Twitter For The Language Learner

blue birds

There seem to be two types of people in this world: those who find Twitter worthwhile, and those who vocally declare it as a waste of time. For a language learner, Twitter offers a wide array of benefits.

Twitter updates are short. Since tweets cannot exceed 140 characters, the struggling student is never overwhelmed. Even if you don't know a single word in a message, it isn't too much work to look them all up in a dictionary. If you still experience fatigue or frustration when reading books or long articles, you will find that tweets are always manageable.

Twitter updates are frequent. If you are seeking something new to read, you will always find it on Twitter. If you want to read a lot on a given day, there's an inexhaustible quantity of content you can read.

Twitter is used by natives. You can follow users who have learnt the language since they day they were born. You will see emotive, passionate, excited or frustrated messages written in the language as it is used by natives. There is no substitute for real world usage, and it is available by the bucketload on Twitter.

Users tweet about what they care about. Not only do you find native users, but you can experience the culture firsthand. When a major political event occurs, you can see the reactions of everyday people. You will discover websites frequented by natives, discover what matters to them and learn about current affairs.

You choose the content. Twitter has been much vilified for users who write messages about inane details of their lives. You don't have to follow those people. You can find people who care about a sport, or politics, or music -- whatever interests you. There are over 100 million users, so you will find people with common interests. As you find users who write interesting tweets, you can see which users they follow and expand your circle of interesting Twitter users.

Twitter is used in a huge range of languages. Many people use Twitter in many languages. I have yet to find a language which is not represented on Twitter. A language is part of people's identity, so users proudly tweet in it.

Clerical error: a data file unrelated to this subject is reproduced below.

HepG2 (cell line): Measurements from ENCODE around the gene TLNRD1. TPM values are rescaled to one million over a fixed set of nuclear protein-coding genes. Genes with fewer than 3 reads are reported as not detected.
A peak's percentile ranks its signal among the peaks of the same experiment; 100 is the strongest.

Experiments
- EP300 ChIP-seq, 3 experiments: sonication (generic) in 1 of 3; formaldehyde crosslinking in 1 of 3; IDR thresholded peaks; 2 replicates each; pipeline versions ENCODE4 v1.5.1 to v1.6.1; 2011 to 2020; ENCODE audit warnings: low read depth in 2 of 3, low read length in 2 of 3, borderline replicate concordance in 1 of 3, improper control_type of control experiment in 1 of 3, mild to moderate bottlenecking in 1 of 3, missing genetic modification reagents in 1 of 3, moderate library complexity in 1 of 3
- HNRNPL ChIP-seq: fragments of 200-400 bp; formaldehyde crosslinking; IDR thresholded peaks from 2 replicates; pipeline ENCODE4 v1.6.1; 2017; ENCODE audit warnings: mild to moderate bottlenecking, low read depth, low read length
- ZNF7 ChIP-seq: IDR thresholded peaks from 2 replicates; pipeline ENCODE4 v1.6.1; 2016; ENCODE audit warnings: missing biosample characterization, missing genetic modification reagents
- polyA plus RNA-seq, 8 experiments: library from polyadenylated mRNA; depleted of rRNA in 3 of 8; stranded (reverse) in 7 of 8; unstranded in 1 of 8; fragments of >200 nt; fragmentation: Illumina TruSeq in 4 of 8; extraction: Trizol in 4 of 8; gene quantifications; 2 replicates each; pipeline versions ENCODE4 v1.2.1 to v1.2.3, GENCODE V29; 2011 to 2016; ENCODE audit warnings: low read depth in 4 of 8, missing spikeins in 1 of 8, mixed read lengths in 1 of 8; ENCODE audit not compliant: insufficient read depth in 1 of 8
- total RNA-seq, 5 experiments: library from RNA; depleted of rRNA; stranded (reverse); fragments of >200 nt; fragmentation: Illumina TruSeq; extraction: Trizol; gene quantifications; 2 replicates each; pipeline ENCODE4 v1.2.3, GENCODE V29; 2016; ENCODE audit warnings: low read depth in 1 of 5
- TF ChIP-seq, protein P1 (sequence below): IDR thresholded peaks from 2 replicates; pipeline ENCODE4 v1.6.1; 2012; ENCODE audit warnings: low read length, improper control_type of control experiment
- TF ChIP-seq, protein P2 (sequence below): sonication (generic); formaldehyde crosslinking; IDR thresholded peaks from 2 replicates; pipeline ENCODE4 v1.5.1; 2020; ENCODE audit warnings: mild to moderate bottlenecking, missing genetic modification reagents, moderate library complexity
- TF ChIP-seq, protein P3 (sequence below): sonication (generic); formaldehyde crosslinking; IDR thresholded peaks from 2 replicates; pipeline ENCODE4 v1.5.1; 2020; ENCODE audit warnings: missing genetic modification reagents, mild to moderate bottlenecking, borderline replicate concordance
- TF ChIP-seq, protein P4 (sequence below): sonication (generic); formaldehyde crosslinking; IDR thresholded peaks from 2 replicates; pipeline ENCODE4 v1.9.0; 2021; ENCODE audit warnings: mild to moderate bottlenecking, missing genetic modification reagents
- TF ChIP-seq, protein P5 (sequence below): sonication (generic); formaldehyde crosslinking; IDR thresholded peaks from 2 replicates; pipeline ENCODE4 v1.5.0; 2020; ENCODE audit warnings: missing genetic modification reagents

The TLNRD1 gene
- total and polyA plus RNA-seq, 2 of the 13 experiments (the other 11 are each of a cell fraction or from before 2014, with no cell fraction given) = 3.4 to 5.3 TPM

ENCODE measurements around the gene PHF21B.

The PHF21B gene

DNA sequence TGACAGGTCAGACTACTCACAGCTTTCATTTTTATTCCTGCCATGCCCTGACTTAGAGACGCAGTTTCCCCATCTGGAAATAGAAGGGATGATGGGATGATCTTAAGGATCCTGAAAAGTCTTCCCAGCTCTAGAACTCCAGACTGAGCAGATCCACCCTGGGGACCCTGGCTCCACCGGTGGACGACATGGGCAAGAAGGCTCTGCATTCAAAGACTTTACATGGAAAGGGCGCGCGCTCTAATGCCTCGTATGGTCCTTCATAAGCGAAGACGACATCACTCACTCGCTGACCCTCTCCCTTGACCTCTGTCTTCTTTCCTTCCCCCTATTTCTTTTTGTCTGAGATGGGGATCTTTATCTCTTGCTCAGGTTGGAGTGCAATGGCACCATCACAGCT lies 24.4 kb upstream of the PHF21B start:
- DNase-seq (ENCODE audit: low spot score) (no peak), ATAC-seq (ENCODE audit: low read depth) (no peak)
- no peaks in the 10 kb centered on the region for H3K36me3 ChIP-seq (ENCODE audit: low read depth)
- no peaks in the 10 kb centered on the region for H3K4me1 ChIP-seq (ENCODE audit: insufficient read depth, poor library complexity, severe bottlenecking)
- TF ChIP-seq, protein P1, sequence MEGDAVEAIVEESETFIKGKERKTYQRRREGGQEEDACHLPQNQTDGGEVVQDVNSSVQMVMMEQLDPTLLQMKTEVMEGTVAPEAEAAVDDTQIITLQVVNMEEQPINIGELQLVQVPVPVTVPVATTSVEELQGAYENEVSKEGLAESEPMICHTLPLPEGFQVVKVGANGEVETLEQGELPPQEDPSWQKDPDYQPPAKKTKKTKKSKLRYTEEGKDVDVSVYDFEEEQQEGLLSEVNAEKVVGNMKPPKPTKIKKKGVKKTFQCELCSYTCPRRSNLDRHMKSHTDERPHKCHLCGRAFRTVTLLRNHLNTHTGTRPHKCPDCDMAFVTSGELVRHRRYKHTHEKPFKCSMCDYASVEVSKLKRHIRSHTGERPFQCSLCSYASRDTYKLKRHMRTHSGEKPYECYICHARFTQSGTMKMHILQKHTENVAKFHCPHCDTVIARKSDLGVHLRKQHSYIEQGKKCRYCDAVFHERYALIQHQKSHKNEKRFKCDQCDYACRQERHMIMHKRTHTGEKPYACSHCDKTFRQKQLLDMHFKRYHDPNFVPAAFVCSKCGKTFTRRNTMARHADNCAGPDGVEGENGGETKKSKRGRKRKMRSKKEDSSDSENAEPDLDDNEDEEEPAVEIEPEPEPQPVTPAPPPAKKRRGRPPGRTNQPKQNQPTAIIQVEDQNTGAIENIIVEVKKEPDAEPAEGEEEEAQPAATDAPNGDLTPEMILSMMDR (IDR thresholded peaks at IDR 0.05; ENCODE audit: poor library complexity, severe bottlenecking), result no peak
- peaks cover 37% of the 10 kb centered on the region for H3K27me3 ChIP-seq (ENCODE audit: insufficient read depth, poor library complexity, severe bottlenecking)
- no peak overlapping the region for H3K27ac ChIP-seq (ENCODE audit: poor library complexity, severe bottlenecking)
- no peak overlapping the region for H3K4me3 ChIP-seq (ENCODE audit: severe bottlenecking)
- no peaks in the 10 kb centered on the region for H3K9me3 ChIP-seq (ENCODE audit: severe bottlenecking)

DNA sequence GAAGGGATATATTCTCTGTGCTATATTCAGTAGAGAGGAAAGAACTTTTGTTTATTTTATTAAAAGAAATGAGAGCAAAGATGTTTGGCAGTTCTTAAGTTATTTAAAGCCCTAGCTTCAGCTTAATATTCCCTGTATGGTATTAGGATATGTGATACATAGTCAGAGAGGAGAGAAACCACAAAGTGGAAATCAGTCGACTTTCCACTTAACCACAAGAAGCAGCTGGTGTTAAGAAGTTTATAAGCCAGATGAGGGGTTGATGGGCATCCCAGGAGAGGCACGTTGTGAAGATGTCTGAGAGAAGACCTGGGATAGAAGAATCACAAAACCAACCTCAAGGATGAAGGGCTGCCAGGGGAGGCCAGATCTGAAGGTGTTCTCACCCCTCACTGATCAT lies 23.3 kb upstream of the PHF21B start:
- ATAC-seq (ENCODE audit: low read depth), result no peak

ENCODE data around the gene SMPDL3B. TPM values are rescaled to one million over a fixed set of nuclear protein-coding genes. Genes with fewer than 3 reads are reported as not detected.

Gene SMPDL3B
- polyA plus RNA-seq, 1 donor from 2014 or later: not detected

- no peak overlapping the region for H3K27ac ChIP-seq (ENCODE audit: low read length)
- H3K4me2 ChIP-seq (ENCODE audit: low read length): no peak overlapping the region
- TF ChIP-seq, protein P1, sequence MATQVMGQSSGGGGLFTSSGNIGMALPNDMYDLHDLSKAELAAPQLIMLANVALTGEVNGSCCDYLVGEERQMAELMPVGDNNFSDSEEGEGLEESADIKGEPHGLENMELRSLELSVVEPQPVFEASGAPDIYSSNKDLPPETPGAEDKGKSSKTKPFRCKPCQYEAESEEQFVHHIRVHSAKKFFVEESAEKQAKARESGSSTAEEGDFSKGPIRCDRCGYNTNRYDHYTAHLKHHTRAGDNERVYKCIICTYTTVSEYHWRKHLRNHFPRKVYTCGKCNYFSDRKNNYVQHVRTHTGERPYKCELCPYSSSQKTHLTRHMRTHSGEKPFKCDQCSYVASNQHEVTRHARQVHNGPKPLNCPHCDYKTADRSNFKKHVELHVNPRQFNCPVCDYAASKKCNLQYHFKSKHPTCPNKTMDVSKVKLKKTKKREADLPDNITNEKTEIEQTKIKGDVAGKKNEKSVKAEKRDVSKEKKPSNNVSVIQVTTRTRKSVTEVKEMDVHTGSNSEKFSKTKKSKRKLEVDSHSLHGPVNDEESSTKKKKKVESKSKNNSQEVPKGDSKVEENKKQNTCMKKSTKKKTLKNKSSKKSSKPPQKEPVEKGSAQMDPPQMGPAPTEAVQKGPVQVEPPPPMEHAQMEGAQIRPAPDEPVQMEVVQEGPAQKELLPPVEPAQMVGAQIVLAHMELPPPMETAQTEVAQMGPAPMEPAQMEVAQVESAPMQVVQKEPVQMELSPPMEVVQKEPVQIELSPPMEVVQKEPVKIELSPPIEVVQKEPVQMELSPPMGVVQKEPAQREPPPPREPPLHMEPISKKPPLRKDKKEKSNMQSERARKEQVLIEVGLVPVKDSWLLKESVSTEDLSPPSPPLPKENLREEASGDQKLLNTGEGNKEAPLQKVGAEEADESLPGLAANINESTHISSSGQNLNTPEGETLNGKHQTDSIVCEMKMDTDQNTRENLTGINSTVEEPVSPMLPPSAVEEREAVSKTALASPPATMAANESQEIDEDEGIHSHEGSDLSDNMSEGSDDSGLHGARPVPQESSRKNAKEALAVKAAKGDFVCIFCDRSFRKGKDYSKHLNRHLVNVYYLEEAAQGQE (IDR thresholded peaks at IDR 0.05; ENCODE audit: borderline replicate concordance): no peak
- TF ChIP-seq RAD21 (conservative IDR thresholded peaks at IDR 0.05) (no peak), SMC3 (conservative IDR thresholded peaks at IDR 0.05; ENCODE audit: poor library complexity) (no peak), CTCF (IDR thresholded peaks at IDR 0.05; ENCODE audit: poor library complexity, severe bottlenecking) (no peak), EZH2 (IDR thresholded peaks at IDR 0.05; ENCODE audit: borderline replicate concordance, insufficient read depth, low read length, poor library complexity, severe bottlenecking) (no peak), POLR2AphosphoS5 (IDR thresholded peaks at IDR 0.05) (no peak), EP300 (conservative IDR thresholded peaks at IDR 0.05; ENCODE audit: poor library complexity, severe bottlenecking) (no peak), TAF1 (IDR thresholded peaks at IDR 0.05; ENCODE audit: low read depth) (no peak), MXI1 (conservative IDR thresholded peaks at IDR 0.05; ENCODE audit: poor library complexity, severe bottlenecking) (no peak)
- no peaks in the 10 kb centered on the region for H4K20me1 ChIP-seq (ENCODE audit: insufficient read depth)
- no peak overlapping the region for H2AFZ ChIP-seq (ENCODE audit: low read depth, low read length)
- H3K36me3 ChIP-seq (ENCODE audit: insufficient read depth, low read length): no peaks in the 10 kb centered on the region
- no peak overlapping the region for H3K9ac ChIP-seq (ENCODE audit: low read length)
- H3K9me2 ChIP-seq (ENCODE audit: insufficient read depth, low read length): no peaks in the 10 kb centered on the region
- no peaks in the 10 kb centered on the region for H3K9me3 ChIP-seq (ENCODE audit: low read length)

Twitter is free. Enough said.

Twitter clients exist on many devices. Do you use a Mac? You can use Twitter. iPhone? You can use Twitter. Android? That too. Using Twitter on your phone is particularly good because you can be anywhere in the world and read a little in your target language.

You can make new friends. Twitter isn't just about writing update messages on what matters to you. You can reply to tweets written by others and discuss topics. Communities can develop regardless of geographical location. This discussion mechanic also enables you to discuss language issues with others. I sometimes discuss English in my target language and others sometimes help or correct me.

Getting Started

So, head on over to the Twitter website and search for others using Twitter in your language of choice. Just stick to one rule: one account, one language. If you're learning French, follow others using Twitter in French and only write your messages on French. Following other language learners is great if they are also tweeting in French, so keep your Twitter experience immersed. If this means you have more than one Twitter account, so be it. Twitter clients usually support this anyway.

Give it a try. I guarantee you will learn something.

Photo by Bill Gracey, used with permission.